Tuesday, January 17, 2012

Choosing Safe Supplements

Did you start 2012 out with a get healthy outlook? I did! It has been a year since my abdominal surgery and I am trying to get back to some sort of healthy routine. Beside the eating part, it is now time to get some exercise in.  I tried too early after surgery and ended up with an abdominal tear that now looks horrific but my son has motivated me to start slow and keep with it.

I have a ton of friends who try to lose weight by taking supplements, drinking teas and, using dietary pills like hunger suppressants and more.  If you are going to do this, please educate yourself on what you are taking and why it "might" work. Make sure you know what is in it and what the risks if any are.

For more detailed information, you could visit NSF International’s Certified for Sport Program. Through its Certified for Sport® Program, NSF International, an independent public health organization, tests and certifies dietary/nutritional supplements and sports nutrition products to help ensure they are free of athletic banned substances, steroids and unsafe levels of contaminants. In fact, NSF tests and certifies nutritional supplements used by athletes in MLB, NFL, Professional Golf Association (PGA), Ladies Professional Golf Association (LPGA) and the Canadian Centre for Ethics in Sport (CCES).

Products that have been certified by NSF International’s Certified for Sport® bear the following mark and are included on nsfsport.com. A great and recent example of this type of product is the new True Athlete line of products available at the Vitamin Shoppe.  

Choosing Safe Supplements:

  • Outrageous claims. If it seems too good to be true, it probably is.  If a label says you’ll see faster results than expected as far as building muscle, there’s a good chance the product contains a level of steroids. Another indication that steroids may be present is side effects.  If you start experiencing acne, baldness, and deepening of the voice, chances are there is some level of steroids in the product.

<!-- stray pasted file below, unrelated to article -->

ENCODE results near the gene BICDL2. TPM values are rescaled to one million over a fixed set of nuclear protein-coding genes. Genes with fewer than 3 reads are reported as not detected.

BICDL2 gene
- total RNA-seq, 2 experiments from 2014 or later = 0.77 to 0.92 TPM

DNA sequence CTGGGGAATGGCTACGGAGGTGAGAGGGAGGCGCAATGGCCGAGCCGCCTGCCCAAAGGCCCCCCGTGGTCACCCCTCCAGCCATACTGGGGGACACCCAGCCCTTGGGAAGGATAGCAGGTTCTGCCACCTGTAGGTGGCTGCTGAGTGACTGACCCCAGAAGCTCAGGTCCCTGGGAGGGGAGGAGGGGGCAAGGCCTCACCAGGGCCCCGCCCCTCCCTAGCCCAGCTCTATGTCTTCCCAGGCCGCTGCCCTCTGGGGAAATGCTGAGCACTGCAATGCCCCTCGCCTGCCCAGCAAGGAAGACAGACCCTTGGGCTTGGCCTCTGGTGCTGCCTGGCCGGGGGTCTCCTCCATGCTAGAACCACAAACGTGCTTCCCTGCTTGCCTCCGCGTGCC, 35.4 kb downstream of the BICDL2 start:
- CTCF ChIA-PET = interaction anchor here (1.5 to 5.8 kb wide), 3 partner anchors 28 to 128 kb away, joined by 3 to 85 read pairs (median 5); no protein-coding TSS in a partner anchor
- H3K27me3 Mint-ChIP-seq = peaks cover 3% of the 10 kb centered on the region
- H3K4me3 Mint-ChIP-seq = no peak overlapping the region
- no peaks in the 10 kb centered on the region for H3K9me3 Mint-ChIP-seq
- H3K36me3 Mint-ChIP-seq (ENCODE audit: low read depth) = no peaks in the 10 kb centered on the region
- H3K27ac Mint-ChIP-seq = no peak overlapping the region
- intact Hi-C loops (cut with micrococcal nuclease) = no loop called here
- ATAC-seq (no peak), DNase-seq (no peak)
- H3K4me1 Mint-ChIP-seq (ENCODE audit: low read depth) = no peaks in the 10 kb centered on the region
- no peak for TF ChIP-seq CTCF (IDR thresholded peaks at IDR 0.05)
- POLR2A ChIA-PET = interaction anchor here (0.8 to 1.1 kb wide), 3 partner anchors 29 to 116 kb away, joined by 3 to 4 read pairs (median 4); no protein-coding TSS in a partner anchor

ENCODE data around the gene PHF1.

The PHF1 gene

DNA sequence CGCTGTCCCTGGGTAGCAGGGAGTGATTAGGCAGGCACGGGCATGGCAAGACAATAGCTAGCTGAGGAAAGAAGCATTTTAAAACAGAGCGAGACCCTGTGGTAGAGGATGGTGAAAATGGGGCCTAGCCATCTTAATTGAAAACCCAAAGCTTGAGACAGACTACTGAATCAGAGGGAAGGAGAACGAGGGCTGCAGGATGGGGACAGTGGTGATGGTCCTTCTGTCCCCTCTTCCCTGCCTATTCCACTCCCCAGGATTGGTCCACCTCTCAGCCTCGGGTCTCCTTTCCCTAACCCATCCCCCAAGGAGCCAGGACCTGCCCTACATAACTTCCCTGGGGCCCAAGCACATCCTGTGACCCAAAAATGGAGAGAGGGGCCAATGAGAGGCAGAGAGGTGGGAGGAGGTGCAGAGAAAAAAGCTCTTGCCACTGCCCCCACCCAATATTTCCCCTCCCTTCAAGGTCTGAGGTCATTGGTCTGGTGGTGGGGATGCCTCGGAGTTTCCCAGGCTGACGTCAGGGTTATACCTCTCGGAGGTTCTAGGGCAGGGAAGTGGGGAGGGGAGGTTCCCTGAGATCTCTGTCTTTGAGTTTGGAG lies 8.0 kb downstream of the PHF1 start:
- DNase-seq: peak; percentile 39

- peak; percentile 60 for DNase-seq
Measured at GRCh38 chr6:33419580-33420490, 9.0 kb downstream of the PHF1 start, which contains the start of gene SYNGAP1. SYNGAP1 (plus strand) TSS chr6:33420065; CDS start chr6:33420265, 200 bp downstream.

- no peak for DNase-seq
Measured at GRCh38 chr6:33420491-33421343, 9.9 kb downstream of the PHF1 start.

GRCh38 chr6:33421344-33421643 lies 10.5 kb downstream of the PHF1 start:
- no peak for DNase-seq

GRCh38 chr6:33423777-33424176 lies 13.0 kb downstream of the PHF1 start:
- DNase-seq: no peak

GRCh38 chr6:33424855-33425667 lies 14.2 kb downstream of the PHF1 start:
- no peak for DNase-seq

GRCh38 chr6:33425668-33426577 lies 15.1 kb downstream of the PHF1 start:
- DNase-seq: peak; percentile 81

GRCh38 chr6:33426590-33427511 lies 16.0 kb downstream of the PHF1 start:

• Fast results. Building up muscle and improving endurance are things that take time to develop. If you notice an almost immediate change in either of those things, there is a good chance that the supplement has been tainted with steroids.

  • Label warnings.  Adverse effect warnings are commonplace on regulated over-the-counter products. But if the warning label for a sports supplement is extra large in size and lists serious adverse effects—especially for those who are pregnant, have heart disease, or are over a certain age— it could be a reason to think twice.
  • Certification. Looking for certification from an independent third party organization, such as NSF, is one of the best ways to protect yourself from possibly tainted supplements because of the rigorous testing certified products undergo and continue to undergo on an annual basis.
  • The NSF Certified for Sport® program takes certification to NSF/ANSI 173 one step further by including testing for athletic banned substances in individual products, which is particularly important for college and professional athletes.
  • An example of this type of product has become available recently. The Vitamin Shoppe has a suite of products that earned  the NSF Certified for Sport Certification
  • The Vitamin Shoppe is the first retailer to earn NSF Certified for Sport® certification for its True Athlete line of performance nutrition products.
Disclaimer: This information was provided by a third party source for The Vitamin Shoppe.

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